Before I dive into some of less obvious hacks that can lower interest rates, there are the obvious ones. Like:
- Make a larger down-payment.
- Reduce the number of years on the loan.
- Pay CASH for the home or property you are interested in.
Okay, now that I’ve gotten those out of the way – like everyone home buyer between the ages of 21 to 50 years old can afford those options, right?
After all, just a year or so ago you could get a 3% interest rate and on a $300,000 home on a 30-year loan and the monthly payment would come in something close to $1265 +/-. Fast forward to now, and a good rate is 5.5% and borrowing $300,000 at 6% over a 30-year term will cost you nearly $1800 a month. That is a hard hit to most any budget and that is obviously driving home sales down substantially year over year.
Of course, we live in a resort, real estate market of sorts and prices are holding pretty steady and it is still a sellers market because inventory is low. However, that 5-6% interest rate can be a deal-killer.
Don’t Lose Hope, Because There Are Mortgage Rate Work-arounds
You have to be willing to talk with numerous lenders and be open and communicative with the seller, but there are ways to get interest rates down and make buying a home more affordable even in this challenging market. If you find yourself longing for the days (not too long ago) of historically low interest rates, you are not alone.
Over the last year, the average rate on 30-year mortgages has more than doubled- going from around 3% to 6.6%. That has driven average monthly payments up by 50% in as little time.
However, there IS good news. Mortgage rates and payments are not set in concrete. There are several strategies than can reduce your rate and make purchasing a home more affordable – IF you are willing to put in some effort. Unlike the obvious choices mentioned earlier of simply coming up with more cash (when that too may be hard to come by), you can try some of these lesser known mortgage rate reduction ideas.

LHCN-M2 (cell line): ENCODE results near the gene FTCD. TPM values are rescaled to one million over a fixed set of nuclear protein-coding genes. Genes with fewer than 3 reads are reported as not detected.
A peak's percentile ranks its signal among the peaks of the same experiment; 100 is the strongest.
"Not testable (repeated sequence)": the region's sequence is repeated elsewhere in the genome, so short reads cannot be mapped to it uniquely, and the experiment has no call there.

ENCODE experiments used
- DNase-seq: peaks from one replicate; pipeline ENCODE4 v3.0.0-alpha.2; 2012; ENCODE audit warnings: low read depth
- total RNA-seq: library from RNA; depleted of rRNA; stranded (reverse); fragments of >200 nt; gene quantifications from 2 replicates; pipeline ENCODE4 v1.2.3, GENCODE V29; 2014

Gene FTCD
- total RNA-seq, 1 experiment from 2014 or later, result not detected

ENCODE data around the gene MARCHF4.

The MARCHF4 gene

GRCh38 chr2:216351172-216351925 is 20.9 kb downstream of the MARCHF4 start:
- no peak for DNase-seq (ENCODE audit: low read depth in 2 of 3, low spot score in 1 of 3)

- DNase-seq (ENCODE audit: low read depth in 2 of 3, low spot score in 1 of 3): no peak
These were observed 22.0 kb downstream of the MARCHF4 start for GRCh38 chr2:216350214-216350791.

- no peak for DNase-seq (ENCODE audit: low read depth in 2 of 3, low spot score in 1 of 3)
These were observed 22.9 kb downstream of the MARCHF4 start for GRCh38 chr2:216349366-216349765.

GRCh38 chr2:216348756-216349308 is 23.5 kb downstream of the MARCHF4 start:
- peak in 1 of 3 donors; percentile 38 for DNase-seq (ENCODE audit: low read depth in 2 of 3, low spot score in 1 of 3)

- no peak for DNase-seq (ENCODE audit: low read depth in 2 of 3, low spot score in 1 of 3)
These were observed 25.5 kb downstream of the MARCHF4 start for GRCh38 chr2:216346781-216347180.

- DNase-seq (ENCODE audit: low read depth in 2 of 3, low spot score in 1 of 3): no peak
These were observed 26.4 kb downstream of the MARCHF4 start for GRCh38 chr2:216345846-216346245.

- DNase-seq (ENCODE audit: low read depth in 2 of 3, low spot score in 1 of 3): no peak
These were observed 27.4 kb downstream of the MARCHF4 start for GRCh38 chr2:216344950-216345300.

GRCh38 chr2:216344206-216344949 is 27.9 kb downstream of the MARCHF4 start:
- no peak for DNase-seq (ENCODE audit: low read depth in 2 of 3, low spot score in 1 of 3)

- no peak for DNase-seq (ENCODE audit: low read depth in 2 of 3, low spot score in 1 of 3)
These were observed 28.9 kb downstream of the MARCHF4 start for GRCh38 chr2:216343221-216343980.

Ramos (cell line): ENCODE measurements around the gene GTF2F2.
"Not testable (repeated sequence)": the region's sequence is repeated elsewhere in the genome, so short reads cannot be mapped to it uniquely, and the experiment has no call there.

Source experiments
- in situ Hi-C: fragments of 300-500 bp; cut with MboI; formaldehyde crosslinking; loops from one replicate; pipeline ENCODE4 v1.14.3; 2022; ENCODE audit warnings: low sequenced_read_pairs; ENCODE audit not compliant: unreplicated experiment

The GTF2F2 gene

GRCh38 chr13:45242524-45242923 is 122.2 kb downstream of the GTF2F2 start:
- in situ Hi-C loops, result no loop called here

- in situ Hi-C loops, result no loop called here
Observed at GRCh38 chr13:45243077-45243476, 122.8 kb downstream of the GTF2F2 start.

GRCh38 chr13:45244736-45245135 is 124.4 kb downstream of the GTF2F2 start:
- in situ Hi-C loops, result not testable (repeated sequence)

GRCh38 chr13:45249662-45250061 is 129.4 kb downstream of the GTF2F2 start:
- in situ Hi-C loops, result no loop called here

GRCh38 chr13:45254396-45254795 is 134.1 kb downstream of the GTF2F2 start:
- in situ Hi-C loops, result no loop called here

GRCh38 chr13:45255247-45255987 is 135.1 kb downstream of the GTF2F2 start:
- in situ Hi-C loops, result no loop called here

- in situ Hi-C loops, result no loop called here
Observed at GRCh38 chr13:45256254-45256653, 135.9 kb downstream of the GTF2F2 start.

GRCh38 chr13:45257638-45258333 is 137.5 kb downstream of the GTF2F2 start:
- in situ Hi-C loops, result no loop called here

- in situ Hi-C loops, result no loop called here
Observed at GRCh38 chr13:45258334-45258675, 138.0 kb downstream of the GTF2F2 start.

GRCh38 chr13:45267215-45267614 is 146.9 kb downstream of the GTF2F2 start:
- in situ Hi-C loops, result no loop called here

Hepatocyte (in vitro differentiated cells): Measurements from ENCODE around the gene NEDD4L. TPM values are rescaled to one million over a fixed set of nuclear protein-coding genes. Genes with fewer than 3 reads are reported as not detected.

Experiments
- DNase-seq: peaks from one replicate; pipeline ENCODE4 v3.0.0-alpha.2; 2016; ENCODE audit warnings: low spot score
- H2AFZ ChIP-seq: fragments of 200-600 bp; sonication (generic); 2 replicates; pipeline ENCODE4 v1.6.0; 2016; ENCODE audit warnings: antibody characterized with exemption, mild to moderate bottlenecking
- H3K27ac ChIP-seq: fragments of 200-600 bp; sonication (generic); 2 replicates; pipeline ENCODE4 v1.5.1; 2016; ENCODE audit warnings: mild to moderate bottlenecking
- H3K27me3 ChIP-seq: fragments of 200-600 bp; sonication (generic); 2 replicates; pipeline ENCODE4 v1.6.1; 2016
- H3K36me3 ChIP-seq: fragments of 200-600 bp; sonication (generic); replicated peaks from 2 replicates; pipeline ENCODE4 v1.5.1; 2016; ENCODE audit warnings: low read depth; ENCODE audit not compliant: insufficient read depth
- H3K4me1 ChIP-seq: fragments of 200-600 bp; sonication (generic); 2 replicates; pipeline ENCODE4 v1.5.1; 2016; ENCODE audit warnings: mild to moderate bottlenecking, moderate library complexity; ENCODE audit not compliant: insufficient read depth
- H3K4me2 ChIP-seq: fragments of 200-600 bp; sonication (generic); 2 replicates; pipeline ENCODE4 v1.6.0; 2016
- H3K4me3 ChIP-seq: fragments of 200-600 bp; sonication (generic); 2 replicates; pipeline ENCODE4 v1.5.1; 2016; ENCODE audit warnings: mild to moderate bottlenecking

You can actually ask the seller for assistance or help.
That will surprise a lot of people because it sounds counterintuitive but sellers WILL pitch in to reduce a buyer’s interest rate. That has happened many times over the years during more challenging, high-rate markets like we are seeing right now. Obviously, you have to ask, but the way it works is pretty straightforward. The seller agrees to what is called a “concession”, which essentially means that they will contribute a portion of their sale revenues to the transaction. Those funds are then paid to the LENDER in exchange for a lower interest rate. You might be thinking “no way”, but YES way…sellers are often motivated to help!
Be willing to consider more than one lender. In fact, look at several lenders and negotiate with them.
Mortgage firms and lenders have their own margins and ideas as to the risks they are willing to take. Some firms have more overhead and staffing costs and speaking with several lenders is critical to getting the lowest rate. Also, many realtors have working and trusted relationships with lenders and the lenders come to know that they can trust referrals.
It pays (literally) to shop around. Rates can vary by several percentage points from one lender to another, and one or two percentage points can GREATLY effect monthly payments.
Also, if you have a long term relationship with your personal bank and have significant assets under management, then your bank is more apt to work with you at the lowest rate they can offer.
Buy Mortgage or Discount Points
Believe it or not you can purchase a lower interest rate for yourself. This is known as “buying points”. It is different from an increased down payment. Ask your mortgage lender about this because purchasing a median-priced home at around $460K at a 7% rate with a 6% down payment (stereotypical for first time buyers) would make for monthly payments of around $2900. If you can buy down your rate to something like 6%, you’d knock $300 or more off of your monthly payments.
There ARE some considerations, so be sure to research (Google) or ask a trusted lender.
You can also consider other options like an adjustable-rate mortgage or a shorter term mortgage. Many lenders have creative strategies that they can consult with you on.
If you’d like, ask Madison about consulting with a trusted lender. She has some connections that might offer strategies to help you get into your new home easier and more cost effective. Call Madison at 828.616.6044 or email her at firstname.lastname@example.org